Publishing employees are overworked, underpaid, and often pretty cynical about the future of the industry—I used to be one. But one night a year, at the National Book Awards, everyone gets dressed up, gets drunk, and forgets about sales projections and proofs and bosses pestering you about hashtags. Tonight is that night.
So who will win the coveted fiction and nonfiction awards?
In the fiction category, two books lead the pack: Hanya Yanagihara’s critically-divisive A Little Life and Lauren Groff’s literally-divisive Fates and Furies,which looks at a marriage from the perspective of the husband and the wife. The short story collections Refund (the weakest nominee, by Karen E. Bender) and Fortune Smiles (a cohesive and moving collection that is still oddly indistinct—Johnson is good at parroting Saunders and Carver but rarely dives into unique territory) are also nominated, alongside Angela Flournoy’s sprawling and brilliant multigenerational debut The Turner House (the best of the nominees). The three are unlikely to win, however: the winning book last year was a debut short story collection, Phil Klay’s Redeployment, and the NBA committee has been trying to gear the prize toward big, talked about books like A Little Life and Fates and Furies. Either could win, but I think A Little Life will triumph.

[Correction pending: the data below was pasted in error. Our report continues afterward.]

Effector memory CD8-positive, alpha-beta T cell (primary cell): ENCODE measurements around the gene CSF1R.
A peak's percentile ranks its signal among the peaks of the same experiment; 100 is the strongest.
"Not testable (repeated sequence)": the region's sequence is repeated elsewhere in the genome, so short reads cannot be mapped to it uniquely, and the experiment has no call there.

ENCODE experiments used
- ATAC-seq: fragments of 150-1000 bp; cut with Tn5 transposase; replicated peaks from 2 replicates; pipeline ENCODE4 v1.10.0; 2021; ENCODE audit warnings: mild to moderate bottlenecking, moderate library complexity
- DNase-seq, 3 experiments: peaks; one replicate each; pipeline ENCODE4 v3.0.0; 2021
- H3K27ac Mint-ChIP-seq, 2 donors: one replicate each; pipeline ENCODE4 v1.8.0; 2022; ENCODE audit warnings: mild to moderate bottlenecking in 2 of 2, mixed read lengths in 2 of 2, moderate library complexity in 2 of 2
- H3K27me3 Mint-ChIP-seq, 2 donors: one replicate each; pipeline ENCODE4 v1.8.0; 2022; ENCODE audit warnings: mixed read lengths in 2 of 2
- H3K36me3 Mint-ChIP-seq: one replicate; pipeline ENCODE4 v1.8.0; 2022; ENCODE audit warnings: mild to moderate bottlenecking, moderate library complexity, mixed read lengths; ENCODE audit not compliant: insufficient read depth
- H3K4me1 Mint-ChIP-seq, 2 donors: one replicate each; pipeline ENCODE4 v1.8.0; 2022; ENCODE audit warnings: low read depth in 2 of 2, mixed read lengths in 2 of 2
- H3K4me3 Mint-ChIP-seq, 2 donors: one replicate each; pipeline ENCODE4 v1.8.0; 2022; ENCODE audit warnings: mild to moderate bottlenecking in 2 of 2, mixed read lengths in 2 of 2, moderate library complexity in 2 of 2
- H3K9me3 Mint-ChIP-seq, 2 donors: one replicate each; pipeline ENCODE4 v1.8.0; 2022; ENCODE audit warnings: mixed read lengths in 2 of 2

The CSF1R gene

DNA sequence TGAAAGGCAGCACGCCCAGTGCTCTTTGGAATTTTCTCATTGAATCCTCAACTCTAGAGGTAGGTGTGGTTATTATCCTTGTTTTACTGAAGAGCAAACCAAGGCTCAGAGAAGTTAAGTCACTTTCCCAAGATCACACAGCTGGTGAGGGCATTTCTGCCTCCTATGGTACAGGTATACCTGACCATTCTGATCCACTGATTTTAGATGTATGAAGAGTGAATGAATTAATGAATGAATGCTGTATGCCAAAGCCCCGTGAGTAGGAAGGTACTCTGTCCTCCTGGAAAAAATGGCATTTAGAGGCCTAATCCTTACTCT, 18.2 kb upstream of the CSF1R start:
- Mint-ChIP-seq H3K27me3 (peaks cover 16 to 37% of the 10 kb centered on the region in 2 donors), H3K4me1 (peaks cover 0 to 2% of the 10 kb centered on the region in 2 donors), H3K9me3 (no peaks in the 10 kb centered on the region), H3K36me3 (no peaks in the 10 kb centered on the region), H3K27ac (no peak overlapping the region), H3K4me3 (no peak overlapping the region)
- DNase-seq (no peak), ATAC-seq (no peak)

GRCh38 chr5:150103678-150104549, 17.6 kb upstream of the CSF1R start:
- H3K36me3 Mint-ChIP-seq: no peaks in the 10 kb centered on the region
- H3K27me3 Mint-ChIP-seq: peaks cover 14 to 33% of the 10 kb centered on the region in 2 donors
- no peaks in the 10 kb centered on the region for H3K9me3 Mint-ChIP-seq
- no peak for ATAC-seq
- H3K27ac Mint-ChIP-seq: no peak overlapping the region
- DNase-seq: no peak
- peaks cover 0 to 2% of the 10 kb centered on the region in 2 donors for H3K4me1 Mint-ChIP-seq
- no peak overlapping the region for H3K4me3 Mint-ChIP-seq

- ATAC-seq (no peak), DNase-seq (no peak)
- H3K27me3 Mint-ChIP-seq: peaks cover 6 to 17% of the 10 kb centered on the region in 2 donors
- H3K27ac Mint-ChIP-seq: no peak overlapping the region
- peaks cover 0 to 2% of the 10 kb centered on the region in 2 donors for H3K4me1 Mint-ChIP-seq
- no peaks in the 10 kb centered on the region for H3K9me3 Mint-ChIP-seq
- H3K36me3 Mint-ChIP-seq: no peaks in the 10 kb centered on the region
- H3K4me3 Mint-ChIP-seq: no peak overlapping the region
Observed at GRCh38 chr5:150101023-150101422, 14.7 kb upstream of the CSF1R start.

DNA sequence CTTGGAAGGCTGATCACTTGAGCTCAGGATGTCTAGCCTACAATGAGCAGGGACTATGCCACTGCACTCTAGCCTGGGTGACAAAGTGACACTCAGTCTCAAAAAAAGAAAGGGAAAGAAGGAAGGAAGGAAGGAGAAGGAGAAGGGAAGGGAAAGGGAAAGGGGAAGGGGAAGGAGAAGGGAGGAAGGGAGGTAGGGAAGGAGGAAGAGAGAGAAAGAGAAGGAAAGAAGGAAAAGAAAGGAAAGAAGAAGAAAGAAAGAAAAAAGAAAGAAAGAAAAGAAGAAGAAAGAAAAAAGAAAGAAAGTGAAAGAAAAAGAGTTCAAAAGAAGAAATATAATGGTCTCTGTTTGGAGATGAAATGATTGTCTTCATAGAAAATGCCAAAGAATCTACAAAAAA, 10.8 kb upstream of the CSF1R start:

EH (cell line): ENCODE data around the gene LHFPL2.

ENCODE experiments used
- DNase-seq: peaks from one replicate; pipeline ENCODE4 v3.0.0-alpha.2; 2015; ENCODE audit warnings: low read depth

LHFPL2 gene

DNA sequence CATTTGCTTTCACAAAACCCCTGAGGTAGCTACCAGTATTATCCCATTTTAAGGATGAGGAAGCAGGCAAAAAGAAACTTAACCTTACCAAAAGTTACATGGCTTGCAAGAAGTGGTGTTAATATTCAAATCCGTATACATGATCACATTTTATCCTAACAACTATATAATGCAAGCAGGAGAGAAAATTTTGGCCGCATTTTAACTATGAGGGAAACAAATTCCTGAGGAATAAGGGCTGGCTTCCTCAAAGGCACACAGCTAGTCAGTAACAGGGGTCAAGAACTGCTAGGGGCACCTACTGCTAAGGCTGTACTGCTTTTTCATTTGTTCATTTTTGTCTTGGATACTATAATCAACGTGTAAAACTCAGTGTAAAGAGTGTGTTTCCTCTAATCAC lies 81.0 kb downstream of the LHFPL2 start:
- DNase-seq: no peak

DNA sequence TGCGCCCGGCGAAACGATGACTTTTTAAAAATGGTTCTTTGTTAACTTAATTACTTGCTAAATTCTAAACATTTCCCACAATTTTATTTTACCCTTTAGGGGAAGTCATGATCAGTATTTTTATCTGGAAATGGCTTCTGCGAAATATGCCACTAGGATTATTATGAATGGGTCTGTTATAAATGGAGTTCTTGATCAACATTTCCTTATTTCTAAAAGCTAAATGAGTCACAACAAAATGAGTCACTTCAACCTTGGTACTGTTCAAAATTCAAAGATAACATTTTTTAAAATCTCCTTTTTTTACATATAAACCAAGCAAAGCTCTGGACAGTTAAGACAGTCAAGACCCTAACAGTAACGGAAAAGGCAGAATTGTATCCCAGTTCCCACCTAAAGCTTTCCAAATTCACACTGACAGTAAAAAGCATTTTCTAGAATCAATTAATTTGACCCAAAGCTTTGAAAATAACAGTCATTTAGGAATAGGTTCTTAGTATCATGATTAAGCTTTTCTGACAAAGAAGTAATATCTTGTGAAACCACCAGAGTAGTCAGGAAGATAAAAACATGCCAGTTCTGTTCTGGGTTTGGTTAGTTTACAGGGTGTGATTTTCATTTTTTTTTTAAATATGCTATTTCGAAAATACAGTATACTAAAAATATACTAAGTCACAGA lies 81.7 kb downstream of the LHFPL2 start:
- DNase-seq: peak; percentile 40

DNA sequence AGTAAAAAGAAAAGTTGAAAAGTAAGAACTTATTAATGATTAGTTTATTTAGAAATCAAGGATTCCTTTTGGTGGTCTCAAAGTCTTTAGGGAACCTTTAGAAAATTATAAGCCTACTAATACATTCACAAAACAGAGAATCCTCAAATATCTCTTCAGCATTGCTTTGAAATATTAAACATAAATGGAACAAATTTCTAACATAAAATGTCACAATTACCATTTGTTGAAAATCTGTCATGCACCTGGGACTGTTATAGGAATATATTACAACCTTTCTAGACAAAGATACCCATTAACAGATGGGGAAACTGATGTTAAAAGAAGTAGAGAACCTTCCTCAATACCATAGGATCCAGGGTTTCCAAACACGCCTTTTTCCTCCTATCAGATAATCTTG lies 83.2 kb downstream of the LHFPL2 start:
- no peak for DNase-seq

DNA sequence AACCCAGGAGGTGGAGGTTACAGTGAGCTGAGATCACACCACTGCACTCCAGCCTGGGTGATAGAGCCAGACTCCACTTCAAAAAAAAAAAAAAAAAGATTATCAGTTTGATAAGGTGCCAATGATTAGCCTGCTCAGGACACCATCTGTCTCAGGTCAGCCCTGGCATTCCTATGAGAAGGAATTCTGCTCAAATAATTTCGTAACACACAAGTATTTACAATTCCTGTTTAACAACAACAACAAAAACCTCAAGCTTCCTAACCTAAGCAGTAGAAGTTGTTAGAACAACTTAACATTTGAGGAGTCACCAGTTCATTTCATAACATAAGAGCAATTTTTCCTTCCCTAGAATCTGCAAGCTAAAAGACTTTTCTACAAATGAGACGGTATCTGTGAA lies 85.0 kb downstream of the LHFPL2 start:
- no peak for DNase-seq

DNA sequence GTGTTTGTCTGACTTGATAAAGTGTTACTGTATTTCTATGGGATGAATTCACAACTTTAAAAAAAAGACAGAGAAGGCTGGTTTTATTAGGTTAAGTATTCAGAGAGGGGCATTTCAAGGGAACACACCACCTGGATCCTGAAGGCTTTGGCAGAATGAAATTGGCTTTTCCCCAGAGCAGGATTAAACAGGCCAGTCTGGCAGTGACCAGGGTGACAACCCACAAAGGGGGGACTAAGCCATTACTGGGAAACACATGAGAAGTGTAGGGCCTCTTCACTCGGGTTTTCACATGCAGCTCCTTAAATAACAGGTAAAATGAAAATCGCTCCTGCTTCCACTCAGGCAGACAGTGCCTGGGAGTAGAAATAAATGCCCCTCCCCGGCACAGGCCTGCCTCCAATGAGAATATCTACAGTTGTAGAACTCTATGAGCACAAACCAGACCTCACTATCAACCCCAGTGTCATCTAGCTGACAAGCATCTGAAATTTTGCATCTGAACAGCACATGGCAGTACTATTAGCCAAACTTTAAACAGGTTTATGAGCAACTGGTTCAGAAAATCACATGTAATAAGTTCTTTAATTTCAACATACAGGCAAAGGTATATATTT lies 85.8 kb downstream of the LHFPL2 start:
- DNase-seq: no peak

In the nonfiction category, Ta-Nehisi Coates’s Between The World And Me is as close to a lock as the National Book Awards has had in years. It will almost certainly win. Sally Mann’s Hold Still is the best dark horse contender, though I think Tracy K. Smith’s Ordinary Light has a shot. Carla Power’s If the Oceans Were Ink: An Unlikely Friendship and A Journey to the Heart of the Quran and Sy Montgomery’s The Soul of an Octopus are also nominated.
The awards start at 7:40 tonight and are hosted by Andy Borowitz for reasons I don’t quite understand. We’ll be covering them here, so stay tuned.